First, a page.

Good luck making a choice!

                      1. re: bbulkow

                        since when is having "only" one michelin star so terrible?

                        would recommend trying to be fairly close to the millbrae BART; there are many good restaurants located near BART stations (though quite a few aren't) as well as stores; and with the whole idea of the "neighborhood restaurant" becoming more and more popular (which means not offering valet parking in a notoriously difficult to park neighborhood), it'll be much easier to eat at some place like delfina

                        1. re: bbulkow

                          Bbulkow, I think you mean Village Pub instead of Woodside Pub.

                          To the OP, if you're into Japanese food, you might like Kaygetsu in Menlo Park.

                        2. re: butterbutt

                          I'd also stick to somewhere on the Peninsula, esp if you're use to a 5 min walk.

                          I've witnessed the Potrero to PA commute (gf at the time) and it had its ups and downs and when traffic was bad (near SFO and again in PA off 101) it wasn't fun. 101 is as bad as most freeways in LA.

                          You can do okay in Palo Alto, Menlo and San Mateo. Burlingame. SM and Burlingame are 20 minutes away from SF.

                          1. re: butterbutt

                            Burlingame is a great place to live. You'll love it. I think you can even manage to live walking distance to downtown burlingame as there are some nice communities within walking distance.
                            Alana's for breakfast is great, i'm also a fan of Stela Alpina for a great little neighborhood italian spot. Kabul is decent afghan food and there are some nice little sushi spots.

                            1. re: butterbutt

                              Another vote for the Peninsula for all the stated reasons by fellow hounds

                              "Sadly we are not young anymore..." Do you *really* want to commute more than 15 min? If you decide on anything north of Redwood City/Woodside, please try the commute before you purchase a home. Definitely would stay near 280.

                              1. re: butterbutt

                                When you get to Portola Valley - join the Yahoo! Group PVForum - you will meet many, many local residents - many foodies - and you will have friends to dine with.

                                1. re: butterbutt

                                  In Burlingame's favor is its proximity to Caltrain and to San Francisco. If whoever commutes to Stanford plans to do it in a car, they should be aware that University/Sand Hill/Oregon Expwy all bog down horrifically during commute hours, and parking in the center of campus is very limited and only available to high level professors and administrators. Normal professors and university staff have to park in progressively further out parking lots, which will add anywhere from 10 to 25 minutes to a commute. In Burlingame, hopping on the CalTrain to the Stanford station with its express shuttle to the center of campus would be relatively fast, while at the same time popping up to San Francisco in the car at off-peak commute hours would be pretty fast. If you plan to commute to Stanford from Burlingame in a car, I'd say you should just live in Portola valley.

                                  1. re: butterbutt

                                    Foodwise, I'd pick San Mateo over Burlingame by a long-shot both for the quality of grocery shopping and restaurants.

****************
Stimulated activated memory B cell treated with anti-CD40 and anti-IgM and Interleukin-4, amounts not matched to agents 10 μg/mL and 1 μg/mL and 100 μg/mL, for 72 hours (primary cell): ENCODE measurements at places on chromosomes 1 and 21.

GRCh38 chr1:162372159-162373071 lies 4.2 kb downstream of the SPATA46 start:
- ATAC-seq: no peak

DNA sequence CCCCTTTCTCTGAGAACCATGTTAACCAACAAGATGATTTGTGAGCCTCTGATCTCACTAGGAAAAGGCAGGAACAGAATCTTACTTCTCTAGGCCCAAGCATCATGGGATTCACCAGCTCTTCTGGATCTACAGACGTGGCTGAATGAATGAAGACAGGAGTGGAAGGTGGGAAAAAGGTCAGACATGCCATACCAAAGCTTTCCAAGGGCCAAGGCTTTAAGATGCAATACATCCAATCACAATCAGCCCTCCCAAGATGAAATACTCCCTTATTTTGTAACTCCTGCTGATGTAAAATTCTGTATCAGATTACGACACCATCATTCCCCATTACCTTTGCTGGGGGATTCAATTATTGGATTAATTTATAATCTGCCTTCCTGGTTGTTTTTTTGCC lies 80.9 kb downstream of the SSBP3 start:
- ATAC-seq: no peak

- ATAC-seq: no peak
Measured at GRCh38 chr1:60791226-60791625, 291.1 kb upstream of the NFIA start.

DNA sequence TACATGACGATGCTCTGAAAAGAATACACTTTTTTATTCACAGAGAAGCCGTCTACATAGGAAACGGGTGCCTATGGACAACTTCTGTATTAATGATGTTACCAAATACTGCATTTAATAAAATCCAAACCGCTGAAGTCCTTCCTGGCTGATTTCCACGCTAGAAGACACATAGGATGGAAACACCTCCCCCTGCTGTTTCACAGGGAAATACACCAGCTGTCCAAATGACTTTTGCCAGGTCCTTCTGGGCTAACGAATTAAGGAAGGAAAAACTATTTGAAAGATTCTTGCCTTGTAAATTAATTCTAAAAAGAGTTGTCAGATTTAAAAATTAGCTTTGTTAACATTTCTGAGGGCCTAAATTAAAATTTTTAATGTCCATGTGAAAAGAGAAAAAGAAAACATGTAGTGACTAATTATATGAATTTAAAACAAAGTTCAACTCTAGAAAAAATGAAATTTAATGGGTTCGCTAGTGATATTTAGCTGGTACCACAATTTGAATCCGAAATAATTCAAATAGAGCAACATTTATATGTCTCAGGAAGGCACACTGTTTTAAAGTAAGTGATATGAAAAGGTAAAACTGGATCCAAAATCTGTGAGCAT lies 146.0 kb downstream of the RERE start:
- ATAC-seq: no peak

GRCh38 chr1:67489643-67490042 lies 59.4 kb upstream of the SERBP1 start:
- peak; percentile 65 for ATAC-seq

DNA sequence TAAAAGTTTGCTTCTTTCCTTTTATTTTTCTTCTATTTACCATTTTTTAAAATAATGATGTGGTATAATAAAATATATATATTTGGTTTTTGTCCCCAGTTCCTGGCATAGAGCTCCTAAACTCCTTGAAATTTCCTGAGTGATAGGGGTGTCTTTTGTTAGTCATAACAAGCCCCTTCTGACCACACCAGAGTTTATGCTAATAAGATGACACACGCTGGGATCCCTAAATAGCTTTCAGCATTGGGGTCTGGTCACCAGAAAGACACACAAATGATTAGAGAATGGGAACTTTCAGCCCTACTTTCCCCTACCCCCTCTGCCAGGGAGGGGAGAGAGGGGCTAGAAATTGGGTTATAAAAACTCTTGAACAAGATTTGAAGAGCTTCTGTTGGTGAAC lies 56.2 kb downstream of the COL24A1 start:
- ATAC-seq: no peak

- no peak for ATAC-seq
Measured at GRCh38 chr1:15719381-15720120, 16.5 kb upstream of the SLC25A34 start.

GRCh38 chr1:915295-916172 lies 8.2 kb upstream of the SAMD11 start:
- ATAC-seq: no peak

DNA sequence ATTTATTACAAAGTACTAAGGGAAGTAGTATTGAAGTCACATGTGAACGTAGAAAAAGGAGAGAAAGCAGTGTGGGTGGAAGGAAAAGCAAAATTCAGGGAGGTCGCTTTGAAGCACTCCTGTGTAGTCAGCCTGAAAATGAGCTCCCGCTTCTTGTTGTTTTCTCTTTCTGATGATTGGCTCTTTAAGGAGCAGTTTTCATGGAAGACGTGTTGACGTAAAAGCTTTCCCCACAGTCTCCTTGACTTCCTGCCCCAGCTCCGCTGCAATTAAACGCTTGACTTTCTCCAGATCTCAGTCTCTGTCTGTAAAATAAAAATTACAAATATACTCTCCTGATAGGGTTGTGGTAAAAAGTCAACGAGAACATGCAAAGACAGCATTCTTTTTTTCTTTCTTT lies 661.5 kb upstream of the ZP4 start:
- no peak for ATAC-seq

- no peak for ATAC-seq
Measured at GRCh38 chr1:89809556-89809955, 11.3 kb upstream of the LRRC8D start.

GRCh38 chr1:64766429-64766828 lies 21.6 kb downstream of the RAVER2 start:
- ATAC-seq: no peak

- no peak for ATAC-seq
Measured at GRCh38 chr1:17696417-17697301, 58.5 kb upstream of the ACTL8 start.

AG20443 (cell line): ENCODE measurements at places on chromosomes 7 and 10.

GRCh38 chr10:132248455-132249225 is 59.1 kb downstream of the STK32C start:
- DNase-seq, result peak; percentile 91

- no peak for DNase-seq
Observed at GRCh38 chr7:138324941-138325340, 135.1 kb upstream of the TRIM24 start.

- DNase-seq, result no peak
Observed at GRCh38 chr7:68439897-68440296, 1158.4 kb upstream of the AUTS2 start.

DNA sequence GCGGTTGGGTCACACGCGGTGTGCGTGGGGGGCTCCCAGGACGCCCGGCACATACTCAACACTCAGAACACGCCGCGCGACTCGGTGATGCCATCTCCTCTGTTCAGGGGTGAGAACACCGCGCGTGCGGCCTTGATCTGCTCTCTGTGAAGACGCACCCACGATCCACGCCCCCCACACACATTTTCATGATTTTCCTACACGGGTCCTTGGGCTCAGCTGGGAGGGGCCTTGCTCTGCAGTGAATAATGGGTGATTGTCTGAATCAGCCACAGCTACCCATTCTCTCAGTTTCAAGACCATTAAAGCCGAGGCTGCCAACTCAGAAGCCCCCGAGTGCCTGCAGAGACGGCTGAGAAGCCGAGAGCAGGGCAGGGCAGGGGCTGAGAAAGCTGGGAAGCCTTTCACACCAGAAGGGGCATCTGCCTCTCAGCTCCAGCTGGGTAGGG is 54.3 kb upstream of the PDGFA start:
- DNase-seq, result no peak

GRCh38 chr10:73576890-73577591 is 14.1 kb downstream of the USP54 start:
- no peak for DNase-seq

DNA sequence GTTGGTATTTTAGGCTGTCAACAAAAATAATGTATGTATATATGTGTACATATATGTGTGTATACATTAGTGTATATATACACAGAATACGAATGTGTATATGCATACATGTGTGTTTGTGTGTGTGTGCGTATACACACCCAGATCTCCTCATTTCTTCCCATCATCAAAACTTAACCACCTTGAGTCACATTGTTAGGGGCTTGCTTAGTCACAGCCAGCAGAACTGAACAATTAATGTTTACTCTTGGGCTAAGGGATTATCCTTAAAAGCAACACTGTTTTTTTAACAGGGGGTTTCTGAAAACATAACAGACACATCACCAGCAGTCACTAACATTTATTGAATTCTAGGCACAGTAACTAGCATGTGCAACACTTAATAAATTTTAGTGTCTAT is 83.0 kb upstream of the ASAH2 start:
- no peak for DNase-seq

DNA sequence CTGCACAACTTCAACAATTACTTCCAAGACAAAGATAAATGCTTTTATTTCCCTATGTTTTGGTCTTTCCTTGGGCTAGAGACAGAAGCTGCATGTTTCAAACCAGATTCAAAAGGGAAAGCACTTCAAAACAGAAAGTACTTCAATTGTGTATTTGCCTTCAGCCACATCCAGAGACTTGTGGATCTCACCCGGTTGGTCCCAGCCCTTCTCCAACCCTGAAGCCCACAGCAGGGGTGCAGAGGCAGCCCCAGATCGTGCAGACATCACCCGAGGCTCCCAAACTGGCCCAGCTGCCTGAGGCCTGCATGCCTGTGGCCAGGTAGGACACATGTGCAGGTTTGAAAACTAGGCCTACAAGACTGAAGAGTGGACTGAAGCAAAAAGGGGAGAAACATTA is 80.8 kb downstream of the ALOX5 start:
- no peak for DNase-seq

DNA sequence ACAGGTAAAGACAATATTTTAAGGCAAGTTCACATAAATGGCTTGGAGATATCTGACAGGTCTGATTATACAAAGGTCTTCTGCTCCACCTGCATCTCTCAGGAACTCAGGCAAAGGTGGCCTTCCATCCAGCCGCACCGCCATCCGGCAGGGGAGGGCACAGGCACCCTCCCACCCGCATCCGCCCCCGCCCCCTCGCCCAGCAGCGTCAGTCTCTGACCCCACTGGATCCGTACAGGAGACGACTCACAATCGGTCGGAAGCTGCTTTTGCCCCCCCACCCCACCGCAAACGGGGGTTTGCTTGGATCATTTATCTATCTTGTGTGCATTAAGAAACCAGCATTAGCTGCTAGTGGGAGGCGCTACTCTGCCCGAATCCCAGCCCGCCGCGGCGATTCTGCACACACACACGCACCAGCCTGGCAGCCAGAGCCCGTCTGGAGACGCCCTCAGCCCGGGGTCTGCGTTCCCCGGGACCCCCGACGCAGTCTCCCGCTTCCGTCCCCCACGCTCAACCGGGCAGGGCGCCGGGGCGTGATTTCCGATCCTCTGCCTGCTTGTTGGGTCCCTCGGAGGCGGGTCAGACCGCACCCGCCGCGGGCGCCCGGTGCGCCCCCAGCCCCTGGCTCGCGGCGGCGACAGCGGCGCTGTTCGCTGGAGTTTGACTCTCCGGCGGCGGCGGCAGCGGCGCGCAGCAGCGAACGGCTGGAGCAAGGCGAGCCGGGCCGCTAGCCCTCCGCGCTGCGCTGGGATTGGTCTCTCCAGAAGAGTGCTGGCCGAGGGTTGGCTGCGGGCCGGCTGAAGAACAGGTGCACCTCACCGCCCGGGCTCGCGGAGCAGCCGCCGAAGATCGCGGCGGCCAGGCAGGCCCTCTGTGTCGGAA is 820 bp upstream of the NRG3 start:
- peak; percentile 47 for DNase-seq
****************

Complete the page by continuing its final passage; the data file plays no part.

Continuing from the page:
And do keep in mind that morning fog on 280 can be so thick in the winter that you'll need to take 101 many times.

                                  2. Good to see that someone's sticking up for the Peninsula/South Bay. It won't really be me, alas, though I've lived here for awhile after decades in SF.

                                    The dining and food shopping scene in SF, Berkeley and Oakland is so vastly more diverse and of higher quality than it is in Palo Alto and environs that it's almost unfathomable that the two places are so geographically close. Education and income levels are way up there in Silicon Valley, but it doesn't translate to certain cultural benefits.

                                    If you choose the right times, you can get to SF in 35-40 minutes or so from Portola Valley. You'll enjoy doing it, since you're new here and there'll be lots of fun adventures. Make sure to check out the East Bay food scene, too.

                                    In your local area to be, check out some of the farmers markets, which can be pretty good, and some ethnic food in the broader area along with a some other places you can read about here.

                                    Take comfort in the short trip to work, the greenery, quiet, the agreeable natural surroundings, Stanford's many offerings and maybe most of all, the humane summer weather in contrast to SF's horrific Arctic summers. I miss certain aspects of SF living a lot, but leaving that weather behind makes up for all of it. And when you want to eat semi-locally, there are a few decent places close by and some other worthwhile things in a wider, but accessible range.

                                    1. I think for your quality of life you should maximize being close to Palo Alto rather than San Francisco. Trying to get too far north on the Peninsula for food reasons is silly. The place with the largest concentration of great restaurants on the Peninsula is probably Mountain View, extending into Palo Alto or Sunnyvale on either side. Manresa in Los Gatos is one of the most amazing restaurants around, far better than anything remotely similar in San Francisco, and it's further south.

                                      Portola Valley is a beautiful community, but it's isolated. There's a good restaurant downtown, but for dining out a lot that's not a good choice.